Introduction: Medieval Crusader Great Helm
Runner Up in the
Hats and Headpieces Challenge
This is a medieval crusader great helm I built, replicating an actual great helm, but using modern building techniques.
18 guage Sheet Metal
Metal Jig Saw
Gold Spray Paint
Step 1: Paper Pattern
Start by taking some construction paper and shaping it in the form of your helmet.
You can copy my flat pattern or make your own.
Doing a paper pattern allows you to alter your shape and size easily before you move to metal.
Once you get it to the right size (make sure to leave room for padding) you can cut apart the paper pattern into individual sections. Keep in mind where you break the sections, there will be a seam there. You can do it authentically or more modern.
Step 2: Metal Pattern
Transfer the paper pattern to 18 gauge sheet steel. Simply trace it with a sharpie then cut it out.
I used both a nibbler and metal shears to cut it out.
Now bend the sheet metal into the shape of your helmet. All you need is your hands and maybe some leverage. You don't need to dish it.
Use some tape to hold it in place to make sure it's all accurate before you begin welding.
Step 3: Weld the Body
Now you can weld the sections together. Yes rivets are technically the traditional way to built these helmets, but we live in the modern world and welding gives it more security. But by all means, if you want to replicate it, try just riveting it.
I used a mig welder. Adjust the settings to what works best for you. Please know how to weld before you jump into it.
Try to do most of the welding on the inside, less cleaning to do. I welded the sides all from the inside, this way it looks like the rivets are actually holding it together, instead of just for show. For the top I welded both inside and out then used an angle grinder to clean up the welds.
Step 4: Visor Decoration
This is where you can alter your design. Research some actual visors, or create your own.
Create the visor the same way as you did the helmet body. Paper Patter > Metal Pattern.
Once you have it cut out and bend to the shape to fit the helmet, paint it. I spray painted it gold first to give a nice base coat. You will have to do touch-ups later, but it is easier to paint it while it is separate from the body.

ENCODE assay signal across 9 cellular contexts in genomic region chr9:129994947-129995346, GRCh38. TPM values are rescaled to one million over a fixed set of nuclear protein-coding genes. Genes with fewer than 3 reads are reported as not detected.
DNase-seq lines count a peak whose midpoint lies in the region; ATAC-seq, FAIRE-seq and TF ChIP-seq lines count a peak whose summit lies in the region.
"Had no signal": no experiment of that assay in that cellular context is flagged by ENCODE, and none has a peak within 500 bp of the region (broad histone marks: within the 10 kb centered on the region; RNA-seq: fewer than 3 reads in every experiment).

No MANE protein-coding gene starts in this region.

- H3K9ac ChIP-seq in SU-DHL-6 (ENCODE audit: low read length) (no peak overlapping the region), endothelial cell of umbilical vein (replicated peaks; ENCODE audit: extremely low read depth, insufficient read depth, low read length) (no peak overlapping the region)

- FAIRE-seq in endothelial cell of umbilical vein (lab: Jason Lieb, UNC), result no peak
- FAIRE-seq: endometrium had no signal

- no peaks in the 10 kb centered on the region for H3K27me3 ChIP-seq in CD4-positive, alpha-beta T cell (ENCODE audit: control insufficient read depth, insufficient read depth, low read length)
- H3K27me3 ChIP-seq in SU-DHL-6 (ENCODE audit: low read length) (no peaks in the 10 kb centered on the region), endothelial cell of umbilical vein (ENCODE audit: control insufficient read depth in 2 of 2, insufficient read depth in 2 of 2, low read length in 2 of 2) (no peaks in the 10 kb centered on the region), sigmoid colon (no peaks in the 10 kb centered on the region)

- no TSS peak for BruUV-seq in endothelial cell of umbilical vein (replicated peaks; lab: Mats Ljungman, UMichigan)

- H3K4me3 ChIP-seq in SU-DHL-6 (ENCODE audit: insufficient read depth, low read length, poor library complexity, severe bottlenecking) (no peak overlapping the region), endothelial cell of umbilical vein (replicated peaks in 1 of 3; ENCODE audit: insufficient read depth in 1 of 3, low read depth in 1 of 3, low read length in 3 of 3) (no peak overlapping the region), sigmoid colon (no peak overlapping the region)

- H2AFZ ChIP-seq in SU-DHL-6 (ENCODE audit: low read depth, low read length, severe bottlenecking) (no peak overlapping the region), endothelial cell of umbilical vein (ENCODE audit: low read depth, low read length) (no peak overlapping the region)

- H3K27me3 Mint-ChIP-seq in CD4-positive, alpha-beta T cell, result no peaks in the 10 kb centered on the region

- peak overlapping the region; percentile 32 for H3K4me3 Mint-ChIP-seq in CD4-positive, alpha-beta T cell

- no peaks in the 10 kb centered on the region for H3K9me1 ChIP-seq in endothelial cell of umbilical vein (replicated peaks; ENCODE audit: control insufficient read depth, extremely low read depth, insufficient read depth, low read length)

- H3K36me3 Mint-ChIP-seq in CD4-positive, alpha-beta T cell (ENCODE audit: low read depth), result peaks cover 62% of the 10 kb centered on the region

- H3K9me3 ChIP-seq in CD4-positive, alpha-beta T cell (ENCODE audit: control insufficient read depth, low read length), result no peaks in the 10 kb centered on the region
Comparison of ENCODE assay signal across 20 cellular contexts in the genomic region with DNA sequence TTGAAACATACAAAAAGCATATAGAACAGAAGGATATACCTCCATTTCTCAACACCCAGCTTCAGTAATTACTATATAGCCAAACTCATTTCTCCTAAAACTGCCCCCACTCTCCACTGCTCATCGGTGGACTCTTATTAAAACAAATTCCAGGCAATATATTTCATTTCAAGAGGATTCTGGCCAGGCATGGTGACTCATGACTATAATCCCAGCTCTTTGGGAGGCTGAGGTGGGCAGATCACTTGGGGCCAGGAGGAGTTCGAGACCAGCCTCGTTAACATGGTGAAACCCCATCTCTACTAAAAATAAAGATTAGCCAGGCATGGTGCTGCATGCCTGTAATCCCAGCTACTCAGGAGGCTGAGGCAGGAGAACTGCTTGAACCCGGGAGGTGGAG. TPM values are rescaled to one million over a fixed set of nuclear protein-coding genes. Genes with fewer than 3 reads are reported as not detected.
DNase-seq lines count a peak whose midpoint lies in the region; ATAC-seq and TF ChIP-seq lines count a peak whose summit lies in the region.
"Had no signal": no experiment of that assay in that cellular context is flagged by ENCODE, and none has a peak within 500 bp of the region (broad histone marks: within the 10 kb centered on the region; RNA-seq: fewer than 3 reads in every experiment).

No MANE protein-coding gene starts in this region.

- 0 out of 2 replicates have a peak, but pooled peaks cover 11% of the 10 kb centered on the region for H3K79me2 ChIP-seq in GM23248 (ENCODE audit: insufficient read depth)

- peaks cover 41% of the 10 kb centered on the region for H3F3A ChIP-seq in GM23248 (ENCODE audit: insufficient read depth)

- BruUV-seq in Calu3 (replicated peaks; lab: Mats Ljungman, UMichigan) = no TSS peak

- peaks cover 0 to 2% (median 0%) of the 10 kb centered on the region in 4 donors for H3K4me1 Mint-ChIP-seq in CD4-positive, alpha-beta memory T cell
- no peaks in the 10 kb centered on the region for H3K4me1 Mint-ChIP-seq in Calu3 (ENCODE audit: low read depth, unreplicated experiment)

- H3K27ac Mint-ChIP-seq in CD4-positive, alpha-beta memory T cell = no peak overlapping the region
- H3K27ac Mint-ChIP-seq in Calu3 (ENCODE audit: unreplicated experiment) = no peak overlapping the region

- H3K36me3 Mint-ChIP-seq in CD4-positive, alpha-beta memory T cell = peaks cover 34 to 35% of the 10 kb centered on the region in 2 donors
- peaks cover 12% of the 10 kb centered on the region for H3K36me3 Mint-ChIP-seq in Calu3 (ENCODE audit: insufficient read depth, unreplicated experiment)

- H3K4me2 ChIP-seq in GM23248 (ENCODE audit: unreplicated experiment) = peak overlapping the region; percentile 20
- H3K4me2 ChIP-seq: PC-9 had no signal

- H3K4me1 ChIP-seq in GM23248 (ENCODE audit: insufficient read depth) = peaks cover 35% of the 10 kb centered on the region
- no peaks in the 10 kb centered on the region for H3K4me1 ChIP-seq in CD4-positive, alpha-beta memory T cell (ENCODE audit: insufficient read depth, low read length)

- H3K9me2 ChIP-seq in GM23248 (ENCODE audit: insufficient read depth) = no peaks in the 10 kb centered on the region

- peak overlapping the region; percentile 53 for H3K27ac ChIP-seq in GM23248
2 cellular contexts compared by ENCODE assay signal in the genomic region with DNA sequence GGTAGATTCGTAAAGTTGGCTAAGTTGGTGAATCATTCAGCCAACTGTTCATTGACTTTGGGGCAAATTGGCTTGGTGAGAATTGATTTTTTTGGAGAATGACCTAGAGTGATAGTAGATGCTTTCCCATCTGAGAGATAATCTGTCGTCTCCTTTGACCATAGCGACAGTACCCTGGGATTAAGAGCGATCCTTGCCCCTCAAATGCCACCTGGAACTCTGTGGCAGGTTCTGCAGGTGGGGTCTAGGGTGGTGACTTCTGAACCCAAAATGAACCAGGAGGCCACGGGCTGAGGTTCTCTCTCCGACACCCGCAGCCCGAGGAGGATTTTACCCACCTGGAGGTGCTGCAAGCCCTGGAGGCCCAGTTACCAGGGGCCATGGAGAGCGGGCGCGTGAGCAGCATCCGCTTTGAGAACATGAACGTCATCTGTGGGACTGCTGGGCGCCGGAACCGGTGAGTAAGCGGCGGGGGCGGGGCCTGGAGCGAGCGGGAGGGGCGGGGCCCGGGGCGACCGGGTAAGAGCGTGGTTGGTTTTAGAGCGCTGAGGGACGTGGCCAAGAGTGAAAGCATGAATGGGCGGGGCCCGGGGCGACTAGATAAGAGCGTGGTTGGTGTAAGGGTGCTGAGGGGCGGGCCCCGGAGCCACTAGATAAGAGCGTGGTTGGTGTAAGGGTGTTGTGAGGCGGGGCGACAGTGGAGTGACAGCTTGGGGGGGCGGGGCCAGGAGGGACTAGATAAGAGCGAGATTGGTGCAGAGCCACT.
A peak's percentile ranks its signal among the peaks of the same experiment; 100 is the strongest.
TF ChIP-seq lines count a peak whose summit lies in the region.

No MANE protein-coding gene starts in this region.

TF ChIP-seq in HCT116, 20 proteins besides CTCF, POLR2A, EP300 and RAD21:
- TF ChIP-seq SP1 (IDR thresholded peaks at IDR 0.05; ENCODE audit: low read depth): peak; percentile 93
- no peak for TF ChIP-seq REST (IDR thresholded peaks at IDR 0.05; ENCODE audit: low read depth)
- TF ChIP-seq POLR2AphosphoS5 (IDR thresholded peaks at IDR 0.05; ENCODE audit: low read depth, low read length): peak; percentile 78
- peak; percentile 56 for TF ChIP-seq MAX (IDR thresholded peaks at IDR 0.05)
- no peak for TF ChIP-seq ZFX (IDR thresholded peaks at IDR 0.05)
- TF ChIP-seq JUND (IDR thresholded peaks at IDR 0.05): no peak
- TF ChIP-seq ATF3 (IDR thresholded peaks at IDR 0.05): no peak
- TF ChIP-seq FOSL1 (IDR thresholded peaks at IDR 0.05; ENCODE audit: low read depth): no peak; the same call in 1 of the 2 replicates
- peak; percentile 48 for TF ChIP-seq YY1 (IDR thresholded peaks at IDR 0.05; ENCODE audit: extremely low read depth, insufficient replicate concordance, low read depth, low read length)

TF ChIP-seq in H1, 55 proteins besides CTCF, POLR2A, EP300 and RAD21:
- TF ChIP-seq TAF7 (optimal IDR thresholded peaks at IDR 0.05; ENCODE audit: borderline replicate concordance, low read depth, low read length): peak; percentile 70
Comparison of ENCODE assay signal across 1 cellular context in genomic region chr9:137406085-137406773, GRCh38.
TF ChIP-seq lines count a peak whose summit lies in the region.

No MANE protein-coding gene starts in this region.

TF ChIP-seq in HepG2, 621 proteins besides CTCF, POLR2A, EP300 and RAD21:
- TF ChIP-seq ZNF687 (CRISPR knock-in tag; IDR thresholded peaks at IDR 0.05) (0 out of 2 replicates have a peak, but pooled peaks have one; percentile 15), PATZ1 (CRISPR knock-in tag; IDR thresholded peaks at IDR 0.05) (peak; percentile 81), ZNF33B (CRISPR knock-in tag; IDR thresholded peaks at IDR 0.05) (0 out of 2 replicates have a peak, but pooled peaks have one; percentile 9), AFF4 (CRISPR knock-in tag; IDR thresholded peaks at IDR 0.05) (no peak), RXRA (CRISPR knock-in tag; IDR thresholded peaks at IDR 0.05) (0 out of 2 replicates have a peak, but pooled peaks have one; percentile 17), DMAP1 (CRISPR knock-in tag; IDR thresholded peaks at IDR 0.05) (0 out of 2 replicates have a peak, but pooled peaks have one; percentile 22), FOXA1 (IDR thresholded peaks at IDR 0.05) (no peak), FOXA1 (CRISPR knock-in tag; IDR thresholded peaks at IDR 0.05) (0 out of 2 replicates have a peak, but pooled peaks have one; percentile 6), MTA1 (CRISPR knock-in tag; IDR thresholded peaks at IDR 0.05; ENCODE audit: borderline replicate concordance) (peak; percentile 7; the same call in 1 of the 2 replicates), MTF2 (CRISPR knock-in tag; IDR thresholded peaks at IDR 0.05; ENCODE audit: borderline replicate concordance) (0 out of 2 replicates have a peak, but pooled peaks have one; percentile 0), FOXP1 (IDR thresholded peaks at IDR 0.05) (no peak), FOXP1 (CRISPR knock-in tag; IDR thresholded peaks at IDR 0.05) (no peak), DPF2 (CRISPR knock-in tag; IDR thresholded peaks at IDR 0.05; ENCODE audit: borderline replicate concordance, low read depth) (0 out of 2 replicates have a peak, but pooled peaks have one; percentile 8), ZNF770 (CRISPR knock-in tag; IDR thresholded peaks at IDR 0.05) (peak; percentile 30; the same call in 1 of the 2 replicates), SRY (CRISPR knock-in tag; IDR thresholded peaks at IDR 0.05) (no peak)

To keep the edges clean I spot welded it from the inside of the helmet.
You may have to file open the eye slots more once it is welded in place, in case is slipped or is a little off.
Step 5: Add the Rivets and Bring It to Life
Rivets really accentuate the helmet.
I used larger ones for the body of the helmet and smaller ones along the visor.
For a more authentic look, run rivets along each seam. Again mine are just for show, but traditionally rivets actually held the different section together. You can actually rivet it, or if it's too tricky to work the rivet from the inside, just tack weld them from the inside.
Step 6: Ventilation Decoration
To make it easier to breath while wearing it, and to look even better, pick out a ventilation decoration and cut it into the face of the helmet.
I stuck with the cross theme, but you can put in a family crest, or just do something on one side. Make it your own.
Be sure to grind and file down the inside to keep it smooth and free of burrs.
Now before we line the inside, finish off the outside. I buffed the steel to clean up any deformities and touched up the visor with more gold spray paint. Hit it with a little FEV (French Enamel Varnish) if you wish, or paint the body of the helmet, or paint nothing.
Step 7: Line the Inside
Time to pad the inside to make it more comfortable to wear.
Cut upholstery foam to the size of the top section and layer it in up against the top. Cut it a little big and all you have to do is press it in and it will stay on its own. Put it on to see if your eyes line up with the eye slots, adjust the foam accordingly.
Line the rest of the inside with craft felt, attach it to the metal using barge. This will protect the users face from rubbing up against the metal and make it more comfortable to wear. Be sure not to cover up the eye slots or vent holes.
Now your crusader great helm is ready for battle...or at least a crazy night on the town.
Be sure to keep the helmet oiled to keep it from rusting. I oil mine once a month with a rag.
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